LISBON (Reuters) - Bailed-out Portugal is likely to have met its 2013 budget deficit target of 5.5 percent of GDP "with some margin" after its economy started to recover, but it still faces "formidable challenges" and serious risks, the IMF warned on Wednesday.
Lisbon is due to exit its EU/IMF bailout in May and still has to meet a budget deficit target of 4 percent this year as well as start diminishing its high debt burden after last year's peak around 129.5 percent of GDP.
"The short-term outlook has improved and program implementation remains on track," the fund said in a staff report after its latest review of the country's economy in December.
But while it pointed out that domestic demand was now supporting a pick-up in activity and lower unemployment, it said the jobless rate remained at unacceptable levels while high household and corporate indebtedness "will continue to act as a brake on both consumption and investment".
"Risks to attaining the objectives of the program remain high," especially in the view of legal challenges to government austerity measures in the Constitutional Court, it said.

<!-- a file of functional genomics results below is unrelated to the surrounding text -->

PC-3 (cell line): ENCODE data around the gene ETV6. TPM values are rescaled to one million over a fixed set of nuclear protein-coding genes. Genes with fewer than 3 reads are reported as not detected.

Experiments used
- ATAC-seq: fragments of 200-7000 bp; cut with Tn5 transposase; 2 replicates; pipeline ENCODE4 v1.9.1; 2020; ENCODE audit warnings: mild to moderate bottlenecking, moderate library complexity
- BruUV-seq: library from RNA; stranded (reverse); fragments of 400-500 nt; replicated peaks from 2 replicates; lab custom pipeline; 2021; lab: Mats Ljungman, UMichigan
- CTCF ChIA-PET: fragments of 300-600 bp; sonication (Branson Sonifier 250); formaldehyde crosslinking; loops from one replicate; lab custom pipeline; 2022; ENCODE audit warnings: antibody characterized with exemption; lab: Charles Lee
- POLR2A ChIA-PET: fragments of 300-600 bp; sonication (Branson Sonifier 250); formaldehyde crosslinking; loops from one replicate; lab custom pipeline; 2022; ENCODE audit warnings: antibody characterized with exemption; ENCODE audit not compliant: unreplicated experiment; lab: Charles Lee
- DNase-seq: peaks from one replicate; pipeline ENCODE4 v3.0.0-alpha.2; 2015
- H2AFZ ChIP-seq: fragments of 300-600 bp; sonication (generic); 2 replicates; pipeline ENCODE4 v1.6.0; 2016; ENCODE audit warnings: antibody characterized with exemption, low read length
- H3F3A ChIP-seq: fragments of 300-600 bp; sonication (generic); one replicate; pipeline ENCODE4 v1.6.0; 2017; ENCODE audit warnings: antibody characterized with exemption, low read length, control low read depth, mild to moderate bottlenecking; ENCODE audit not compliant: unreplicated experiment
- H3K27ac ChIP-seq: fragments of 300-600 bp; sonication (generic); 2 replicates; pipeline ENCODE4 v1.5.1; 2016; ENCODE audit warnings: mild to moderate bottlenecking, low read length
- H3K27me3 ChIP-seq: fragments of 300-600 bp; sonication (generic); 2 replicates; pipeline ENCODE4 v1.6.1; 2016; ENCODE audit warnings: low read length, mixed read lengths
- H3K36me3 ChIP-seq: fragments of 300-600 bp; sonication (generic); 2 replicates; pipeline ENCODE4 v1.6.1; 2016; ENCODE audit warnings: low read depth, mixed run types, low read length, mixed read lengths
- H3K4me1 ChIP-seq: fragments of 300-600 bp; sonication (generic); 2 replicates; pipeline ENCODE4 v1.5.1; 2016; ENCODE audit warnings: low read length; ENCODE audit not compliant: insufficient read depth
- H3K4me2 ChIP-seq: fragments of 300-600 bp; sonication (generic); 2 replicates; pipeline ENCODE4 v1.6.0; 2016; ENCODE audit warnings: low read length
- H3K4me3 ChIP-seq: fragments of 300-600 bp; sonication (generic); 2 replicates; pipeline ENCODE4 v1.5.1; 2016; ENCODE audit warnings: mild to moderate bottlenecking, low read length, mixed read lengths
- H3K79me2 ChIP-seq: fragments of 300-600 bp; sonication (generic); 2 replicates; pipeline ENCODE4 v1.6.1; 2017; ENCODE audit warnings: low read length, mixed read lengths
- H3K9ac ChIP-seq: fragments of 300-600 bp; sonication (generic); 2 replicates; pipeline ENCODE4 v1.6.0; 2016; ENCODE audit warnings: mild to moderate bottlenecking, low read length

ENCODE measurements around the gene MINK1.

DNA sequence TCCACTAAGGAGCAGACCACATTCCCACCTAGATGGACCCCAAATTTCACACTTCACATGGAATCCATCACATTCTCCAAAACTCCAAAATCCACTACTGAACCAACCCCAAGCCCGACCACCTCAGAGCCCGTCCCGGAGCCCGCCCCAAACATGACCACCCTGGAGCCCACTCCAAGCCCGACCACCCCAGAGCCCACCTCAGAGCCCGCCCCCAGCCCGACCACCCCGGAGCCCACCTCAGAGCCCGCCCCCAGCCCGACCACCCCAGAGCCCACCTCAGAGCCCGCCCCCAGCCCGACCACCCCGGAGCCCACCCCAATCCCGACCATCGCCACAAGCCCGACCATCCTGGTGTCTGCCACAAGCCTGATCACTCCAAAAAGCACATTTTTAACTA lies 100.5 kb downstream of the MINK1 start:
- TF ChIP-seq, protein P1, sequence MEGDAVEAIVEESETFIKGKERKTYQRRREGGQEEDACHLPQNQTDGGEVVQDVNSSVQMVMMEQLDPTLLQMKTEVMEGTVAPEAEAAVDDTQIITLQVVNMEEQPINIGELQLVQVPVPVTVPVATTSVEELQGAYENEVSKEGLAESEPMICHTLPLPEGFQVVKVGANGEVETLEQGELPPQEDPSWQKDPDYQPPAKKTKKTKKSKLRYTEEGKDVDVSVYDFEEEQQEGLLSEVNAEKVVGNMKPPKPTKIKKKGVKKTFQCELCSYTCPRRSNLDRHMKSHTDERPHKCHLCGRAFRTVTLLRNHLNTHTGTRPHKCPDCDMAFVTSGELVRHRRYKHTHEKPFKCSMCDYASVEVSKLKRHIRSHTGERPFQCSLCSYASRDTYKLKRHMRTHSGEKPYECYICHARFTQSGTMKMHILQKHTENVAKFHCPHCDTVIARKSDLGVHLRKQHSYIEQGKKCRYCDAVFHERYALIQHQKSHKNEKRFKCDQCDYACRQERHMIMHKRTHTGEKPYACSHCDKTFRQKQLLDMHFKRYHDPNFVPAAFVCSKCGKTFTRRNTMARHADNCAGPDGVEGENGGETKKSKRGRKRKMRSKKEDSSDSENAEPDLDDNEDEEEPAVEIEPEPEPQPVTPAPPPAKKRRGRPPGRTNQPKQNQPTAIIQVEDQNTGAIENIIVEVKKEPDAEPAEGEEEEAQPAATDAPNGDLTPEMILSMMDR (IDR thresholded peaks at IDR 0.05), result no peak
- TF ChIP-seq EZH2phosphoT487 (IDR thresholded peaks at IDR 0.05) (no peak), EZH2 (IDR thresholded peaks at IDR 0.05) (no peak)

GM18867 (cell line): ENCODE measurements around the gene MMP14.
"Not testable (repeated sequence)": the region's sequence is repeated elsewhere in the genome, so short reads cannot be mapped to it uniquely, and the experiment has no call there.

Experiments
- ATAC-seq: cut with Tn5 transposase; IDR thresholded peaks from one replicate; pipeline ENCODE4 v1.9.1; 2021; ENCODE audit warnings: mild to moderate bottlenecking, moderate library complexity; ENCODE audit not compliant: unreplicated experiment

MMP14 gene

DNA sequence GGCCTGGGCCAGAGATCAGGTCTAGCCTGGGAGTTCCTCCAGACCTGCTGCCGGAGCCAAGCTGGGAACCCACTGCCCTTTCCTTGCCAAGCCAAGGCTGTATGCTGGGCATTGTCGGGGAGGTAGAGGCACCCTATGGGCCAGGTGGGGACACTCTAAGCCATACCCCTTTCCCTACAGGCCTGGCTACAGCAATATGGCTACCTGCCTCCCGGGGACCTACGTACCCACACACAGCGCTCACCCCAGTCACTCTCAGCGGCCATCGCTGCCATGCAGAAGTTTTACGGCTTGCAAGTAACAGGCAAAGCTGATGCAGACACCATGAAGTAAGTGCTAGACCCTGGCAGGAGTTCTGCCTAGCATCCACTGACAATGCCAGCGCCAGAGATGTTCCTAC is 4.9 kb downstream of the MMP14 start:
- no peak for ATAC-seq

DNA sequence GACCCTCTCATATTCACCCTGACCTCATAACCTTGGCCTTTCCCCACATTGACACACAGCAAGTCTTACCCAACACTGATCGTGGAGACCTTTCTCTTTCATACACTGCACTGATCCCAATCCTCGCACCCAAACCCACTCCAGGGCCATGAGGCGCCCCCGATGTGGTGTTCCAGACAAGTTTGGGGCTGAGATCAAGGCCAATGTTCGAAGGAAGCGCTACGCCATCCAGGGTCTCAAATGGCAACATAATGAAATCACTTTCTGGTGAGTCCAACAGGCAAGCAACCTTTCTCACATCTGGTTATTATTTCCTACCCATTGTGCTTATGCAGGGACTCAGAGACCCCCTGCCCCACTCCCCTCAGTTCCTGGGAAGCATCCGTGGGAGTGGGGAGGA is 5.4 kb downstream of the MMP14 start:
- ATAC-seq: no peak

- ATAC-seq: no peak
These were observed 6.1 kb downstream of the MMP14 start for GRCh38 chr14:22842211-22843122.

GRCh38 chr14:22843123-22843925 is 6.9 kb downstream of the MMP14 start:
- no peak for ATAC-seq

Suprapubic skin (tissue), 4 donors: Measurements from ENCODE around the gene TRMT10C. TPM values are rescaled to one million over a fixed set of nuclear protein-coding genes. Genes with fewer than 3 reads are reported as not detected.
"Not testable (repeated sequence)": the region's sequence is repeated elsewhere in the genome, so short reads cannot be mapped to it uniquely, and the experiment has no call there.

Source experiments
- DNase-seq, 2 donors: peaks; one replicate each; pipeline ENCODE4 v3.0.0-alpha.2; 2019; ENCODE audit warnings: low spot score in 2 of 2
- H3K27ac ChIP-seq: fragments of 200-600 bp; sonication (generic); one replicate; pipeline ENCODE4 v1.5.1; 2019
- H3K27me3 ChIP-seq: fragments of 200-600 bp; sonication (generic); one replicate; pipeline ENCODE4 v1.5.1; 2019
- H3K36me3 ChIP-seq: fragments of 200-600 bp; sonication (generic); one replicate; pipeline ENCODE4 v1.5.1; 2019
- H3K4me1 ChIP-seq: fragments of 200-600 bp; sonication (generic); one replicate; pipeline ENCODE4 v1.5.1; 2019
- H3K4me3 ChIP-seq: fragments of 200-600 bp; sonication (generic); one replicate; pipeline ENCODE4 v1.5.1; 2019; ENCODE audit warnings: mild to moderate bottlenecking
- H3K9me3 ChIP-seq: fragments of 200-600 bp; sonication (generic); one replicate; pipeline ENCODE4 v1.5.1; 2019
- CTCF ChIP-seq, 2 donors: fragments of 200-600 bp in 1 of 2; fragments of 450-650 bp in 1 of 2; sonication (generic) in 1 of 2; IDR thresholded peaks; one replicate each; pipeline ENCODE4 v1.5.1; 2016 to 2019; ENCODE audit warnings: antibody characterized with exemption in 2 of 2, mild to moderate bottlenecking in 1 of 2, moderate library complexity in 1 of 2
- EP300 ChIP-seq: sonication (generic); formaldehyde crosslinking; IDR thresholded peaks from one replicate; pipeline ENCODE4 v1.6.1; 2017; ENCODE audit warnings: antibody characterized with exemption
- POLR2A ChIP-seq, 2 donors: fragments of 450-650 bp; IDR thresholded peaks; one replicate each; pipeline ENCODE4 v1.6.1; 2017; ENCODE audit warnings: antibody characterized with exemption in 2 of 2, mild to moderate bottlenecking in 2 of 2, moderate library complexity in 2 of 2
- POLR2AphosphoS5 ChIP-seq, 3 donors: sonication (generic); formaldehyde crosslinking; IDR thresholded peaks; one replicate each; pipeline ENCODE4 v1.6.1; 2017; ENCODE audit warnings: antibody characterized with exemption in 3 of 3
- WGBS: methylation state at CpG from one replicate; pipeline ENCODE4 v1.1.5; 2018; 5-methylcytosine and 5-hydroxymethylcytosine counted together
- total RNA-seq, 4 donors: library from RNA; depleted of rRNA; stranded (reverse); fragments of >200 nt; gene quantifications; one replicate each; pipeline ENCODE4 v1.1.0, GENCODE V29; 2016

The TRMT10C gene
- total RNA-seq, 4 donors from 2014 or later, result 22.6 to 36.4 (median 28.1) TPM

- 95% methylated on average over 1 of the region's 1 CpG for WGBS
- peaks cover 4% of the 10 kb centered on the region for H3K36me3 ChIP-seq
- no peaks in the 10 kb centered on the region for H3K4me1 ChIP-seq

The Constitutional Court has in the past struck down several key austerity measures and is now evaluating spending cuts worth about 1 billion euros from the 2014 budget at the opposition's request.
"Successful legal challenges to the 2014 budget could undermine the quality of fiscal adjustment, with attendant negative consequences for the recovery of output and employment," it said, adding that high debt and refinancing needs made Portugal vulnerable to shifts in market sentiment.
It said the government remains committed to meet the fiscal targets in case of a negative court ruling, but said there was an "increasingly limited room for manoeuvre on the expenditure side".
The fund called for continued efforts to rationalize public spending, encourage orderly deleveraging, and promote growth and investment in the tradable sector.
"While there has been notable progress in fiscal structural reforms, important challenges remain in expenditure control and arrears," it said, explaining that expenditure arrears continue to accumulate, albeit at a slower pace, mostly in the health sector and some municipalities.
(Reporting By Andrei Khalip, editing by Axel Bugge)